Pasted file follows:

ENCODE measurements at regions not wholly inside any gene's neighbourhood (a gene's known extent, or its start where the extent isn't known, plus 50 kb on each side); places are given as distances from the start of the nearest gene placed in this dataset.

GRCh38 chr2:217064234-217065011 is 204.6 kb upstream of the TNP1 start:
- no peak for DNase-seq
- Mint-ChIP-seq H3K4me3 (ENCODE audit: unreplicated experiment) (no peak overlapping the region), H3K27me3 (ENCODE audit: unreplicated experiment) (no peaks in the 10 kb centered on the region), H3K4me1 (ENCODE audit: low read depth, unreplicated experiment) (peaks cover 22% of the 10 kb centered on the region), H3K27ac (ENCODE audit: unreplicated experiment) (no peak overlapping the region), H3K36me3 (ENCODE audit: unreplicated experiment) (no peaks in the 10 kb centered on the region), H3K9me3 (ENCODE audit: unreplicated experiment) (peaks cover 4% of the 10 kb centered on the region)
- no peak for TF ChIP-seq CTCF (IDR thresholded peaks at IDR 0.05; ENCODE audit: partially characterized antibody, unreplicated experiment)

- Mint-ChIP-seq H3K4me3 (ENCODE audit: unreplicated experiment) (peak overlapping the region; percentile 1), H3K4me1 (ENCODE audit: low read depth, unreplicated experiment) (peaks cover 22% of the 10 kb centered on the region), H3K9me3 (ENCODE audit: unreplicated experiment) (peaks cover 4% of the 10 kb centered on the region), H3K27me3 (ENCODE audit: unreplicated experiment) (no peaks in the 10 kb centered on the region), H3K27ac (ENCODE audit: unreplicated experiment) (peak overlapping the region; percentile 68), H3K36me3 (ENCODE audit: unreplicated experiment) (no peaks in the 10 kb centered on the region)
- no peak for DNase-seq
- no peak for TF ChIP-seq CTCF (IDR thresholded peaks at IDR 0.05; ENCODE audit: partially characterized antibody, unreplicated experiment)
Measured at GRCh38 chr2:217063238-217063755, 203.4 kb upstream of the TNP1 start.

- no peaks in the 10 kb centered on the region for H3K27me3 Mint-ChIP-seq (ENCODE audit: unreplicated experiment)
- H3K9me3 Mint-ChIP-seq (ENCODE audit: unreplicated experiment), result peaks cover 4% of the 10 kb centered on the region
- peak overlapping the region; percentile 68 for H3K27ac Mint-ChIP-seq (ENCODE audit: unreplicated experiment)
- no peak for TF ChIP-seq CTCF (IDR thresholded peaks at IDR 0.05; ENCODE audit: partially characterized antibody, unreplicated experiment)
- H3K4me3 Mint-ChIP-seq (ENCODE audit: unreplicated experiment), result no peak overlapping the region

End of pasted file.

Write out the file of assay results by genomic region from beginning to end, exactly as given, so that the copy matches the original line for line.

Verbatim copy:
ENCODE measurements at regions not wholly inside any gene's neighbourhood (a gene's known extent, or its start where the extent isn't known, plus 50 kb on each side); places are given as distances from the start of the nearest gene placed in this dataset.

GRCh38 chr2:217064234-217065011 is 204.6 kb upstream of the TNP1 start:
- no peak for DNase-seq
- Mint-ChIP-seq H3K4me3 (ENCODE audit: unreplicated experiment) (no peak overlapping the region), H3K27me3 (ENCODE audit: unreplicated experiment) (no peaks in the 10 kb centered on the region), H3K4me1 (ENCODE audit: low read depth, unreplicated experiment) (peaks cover 22% of the 10 kb centered on the region), H3K27ac (ENCODE audit: unreplicated experiment) (no peak overlapping the region), H3K36me3 (ENCODE audit: unreplicated experiment) (no peaks in the 10 kb centered on the region), H3K9me3 (ENCODE audit: unreplicated experiment) (peaks cover 4% of the 10 kb centered on the region)
- no peak for TF ChIP-seq CTCF (IDR thresholded peaks at IDR 0.05; ENCODE audit: partially characterized antibody, unreplicated experiment)

- Mint-ChIP-seq H3K4me3 (ENCODE audit: unreplicated experiment) (peak overlapping the region; percentile 1), H3K4me1 (ENCODE audit: low read depth, unreplicated experiment) (peaks cover 22% of the 10 kb centered on the region), H3K9me3 (ENCODE audit: unreplicated experiment) (peaks cover 4% of the 10 kb centered on the region), H3K27me3 (ENCODE audit: unreplicated experiment) (no peaks in the 10 kb centered on the region), H3K27ac (ENCODE audit: unreplicated experiment) (peak overlapping the region; percentile 68), H3K36me3 (ENCODE audit: unreplicated experiment) (no peaks in the 10 kb centered on the region)
- no peak for DNase-seq
- no peak for TF ChIP-seq CTCF (IDR thresholded peaks at IDR 0.05; ENCODE audit: partially characterized antibody, unreplicated experiment)
Measured at GRCh38 chr2:217063238-217063755, 203.4 kb upstream of the TNP1 start.

- no peaks in the 10 kb centered on the region for H3K27me3 Mint-ChIP-seq (ENCODE audit: unreplicated experiment)
- H3K9me3 Mint-ChIP-seq (ENCODE audit: unreplicated experiment), result peaks cover 4% of the 10 kb centered on the region
- peak overlapping the region; percentile 68 for H3K27ac Mint-ChIP-seq (ENCODE audit: unreplicated experiment)
- no peak for TF ChIP-seq CTCF (IDR thresholded peaks at IDR 0.05; ENCODE audit: partially characterized antibody, unreplicated experiment)
- H3K4me3 Mint-ChIP-seq (ENCODE audit: unreplicated experiment), result no peak overlapping the region